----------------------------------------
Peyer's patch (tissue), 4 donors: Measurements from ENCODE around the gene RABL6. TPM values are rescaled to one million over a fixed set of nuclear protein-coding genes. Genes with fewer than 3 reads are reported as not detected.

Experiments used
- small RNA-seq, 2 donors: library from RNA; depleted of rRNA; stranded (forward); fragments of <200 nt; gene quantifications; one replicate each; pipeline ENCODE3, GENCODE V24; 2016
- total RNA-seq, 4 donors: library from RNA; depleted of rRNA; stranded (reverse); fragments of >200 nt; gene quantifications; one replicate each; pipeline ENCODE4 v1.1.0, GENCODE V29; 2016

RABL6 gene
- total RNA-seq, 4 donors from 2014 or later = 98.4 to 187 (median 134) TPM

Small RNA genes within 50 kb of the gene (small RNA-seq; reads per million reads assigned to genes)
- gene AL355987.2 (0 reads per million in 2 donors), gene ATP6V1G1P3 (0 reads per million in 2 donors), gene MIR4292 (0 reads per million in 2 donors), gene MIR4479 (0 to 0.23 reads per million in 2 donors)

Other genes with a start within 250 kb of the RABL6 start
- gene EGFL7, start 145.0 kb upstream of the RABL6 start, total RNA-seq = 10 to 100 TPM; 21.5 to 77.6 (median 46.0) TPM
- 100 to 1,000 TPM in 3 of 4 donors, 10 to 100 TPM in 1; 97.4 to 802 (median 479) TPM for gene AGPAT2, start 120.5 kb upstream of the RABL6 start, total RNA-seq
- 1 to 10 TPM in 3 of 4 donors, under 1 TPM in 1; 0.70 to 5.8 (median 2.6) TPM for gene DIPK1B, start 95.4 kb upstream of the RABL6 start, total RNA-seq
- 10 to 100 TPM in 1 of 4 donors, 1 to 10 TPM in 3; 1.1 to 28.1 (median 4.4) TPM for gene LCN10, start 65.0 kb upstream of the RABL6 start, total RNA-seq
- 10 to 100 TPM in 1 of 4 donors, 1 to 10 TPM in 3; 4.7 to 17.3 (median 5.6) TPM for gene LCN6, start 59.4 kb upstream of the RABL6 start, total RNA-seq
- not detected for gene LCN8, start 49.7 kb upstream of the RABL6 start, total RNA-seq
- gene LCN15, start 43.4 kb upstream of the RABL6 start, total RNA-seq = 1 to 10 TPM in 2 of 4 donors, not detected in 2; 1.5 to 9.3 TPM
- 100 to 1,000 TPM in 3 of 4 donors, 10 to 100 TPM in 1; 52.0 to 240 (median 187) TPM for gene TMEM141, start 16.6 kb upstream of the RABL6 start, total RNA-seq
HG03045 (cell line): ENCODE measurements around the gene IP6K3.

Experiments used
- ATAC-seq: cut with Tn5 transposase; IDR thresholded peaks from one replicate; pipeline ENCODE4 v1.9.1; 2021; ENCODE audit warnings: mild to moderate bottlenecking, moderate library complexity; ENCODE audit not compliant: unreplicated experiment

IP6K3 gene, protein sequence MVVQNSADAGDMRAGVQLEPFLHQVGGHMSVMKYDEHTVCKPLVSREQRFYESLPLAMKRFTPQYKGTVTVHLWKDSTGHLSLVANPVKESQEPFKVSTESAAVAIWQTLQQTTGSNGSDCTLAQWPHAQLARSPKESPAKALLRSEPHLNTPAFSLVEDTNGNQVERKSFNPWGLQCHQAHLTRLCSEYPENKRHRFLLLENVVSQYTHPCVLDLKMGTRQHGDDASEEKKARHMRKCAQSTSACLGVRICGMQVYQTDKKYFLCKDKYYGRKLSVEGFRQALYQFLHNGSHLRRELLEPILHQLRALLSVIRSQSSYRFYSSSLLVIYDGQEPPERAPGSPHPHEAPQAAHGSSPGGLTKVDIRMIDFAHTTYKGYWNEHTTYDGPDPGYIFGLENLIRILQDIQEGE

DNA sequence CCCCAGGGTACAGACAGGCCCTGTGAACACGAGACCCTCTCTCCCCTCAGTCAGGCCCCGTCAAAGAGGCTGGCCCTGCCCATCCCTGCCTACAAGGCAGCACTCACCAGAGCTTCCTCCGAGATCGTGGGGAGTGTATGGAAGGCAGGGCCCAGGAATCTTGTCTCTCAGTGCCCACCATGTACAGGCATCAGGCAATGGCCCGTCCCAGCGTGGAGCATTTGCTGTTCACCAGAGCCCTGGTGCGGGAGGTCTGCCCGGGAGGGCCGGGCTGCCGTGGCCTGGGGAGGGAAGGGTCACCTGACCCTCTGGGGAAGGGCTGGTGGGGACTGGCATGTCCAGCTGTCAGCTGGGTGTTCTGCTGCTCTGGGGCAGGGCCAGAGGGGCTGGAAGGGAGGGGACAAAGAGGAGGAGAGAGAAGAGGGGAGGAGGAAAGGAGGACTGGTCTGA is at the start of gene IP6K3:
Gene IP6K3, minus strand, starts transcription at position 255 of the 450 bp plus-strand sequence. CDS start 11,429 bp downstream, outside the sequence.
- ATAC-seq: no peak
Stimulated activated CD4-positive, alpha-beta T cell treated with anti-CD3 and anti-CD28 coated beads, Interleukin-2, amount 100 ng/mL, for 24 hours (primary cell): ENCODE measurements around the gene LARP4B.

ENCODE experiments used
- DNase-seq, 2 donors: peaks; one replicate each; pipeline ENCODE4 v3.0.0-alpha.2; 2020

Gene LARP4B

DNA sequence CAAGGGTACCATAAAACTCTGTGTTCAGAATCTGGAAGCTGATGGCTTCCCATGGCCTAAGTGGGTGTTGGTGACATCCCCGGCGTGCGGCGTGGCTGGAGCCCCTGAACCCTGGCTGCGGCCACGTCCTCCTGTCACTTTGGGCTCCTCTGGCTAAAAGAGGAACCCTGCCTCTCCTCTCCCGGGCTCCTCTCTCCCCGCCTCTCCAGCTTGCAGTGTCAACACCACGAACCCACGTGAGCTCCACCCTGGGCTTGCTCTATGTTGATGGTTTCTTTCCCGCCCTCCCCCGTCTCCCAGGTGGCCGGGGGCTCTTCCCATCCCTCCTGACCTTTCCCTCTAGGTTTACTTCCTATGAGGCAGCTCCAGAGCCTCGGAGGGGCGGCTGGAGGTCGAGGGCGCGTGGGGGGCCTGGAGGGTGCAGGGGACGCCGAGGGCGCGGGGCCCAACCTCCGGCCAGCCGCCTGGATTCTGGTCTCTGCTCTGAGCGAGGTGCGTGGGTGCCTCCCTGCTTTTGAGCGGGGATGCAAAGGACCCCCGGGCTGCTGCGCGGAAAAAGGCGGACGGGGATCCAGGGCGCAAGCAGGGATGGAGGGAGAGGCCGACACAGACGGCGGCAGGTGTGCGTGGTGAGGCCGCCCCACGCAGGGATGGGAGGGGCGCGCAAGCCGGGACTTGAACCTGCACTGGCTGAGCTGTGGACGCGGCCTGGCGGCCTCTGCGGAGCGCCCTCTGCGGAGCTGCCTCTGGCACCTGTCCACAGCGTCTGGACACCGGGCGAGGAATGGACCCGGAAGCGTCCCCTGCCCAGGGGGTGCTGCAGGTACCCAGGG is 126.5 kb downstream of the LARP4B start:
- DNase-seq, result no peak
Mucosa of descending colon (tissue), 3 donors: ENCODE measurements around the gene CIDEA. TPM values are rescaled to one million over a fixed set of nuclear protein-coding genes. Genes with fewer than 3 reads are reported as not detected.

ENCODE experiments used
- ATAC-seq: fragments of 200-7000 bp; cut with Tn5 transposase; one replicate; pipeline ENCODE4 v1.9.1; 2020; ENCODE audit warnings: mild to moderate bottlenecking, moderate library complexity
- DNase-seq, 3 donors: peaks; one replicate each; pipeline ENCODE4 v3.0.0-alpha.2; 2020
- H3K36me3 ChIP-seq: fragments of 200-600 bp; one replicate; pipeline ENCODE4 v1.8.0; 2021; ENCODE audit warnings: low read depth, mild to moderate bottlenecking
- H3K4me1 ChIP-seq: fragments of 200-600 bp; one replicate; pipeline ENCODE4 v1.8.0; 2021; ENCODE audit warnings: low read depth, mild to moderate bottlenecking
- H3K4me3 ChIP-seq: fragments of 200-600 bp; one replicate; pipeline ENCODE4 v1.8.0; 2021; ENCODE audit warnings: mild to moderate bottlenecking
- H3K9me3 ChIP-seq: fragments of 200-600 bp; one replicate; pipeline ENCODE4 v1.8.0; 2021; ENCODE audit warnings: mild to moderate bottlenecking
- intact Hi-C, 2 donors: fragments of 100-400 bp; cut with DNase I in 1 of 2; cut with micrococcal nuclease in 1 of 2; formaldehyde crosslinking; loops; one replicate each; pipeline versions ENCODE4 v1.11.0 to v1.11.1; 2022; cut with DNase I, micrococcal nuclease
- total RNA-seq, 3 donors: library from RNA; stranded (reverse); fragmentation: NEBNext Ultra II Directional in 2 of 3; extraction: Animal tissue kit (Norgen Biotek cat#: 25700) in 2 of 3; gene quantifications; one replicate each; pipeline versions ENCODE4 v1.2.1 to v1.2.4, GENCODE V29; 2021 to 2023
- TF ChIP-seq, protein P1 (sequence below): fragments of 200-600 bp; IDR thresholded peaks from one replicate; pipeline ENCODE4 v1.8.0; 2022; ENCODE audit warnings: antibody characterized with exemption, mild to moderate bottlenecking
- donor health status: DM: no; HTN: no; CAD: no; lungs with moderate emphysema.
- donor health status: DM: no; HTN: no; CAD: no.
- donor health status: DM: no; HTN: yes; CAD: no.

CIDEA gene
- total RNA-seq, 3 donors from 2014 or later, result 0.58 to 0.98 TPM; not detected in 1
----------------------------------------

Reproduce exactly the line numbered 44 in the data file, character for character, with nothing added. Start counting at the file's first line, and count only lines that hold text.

- donor health status: DM: no; HTN: yes; CAD: no.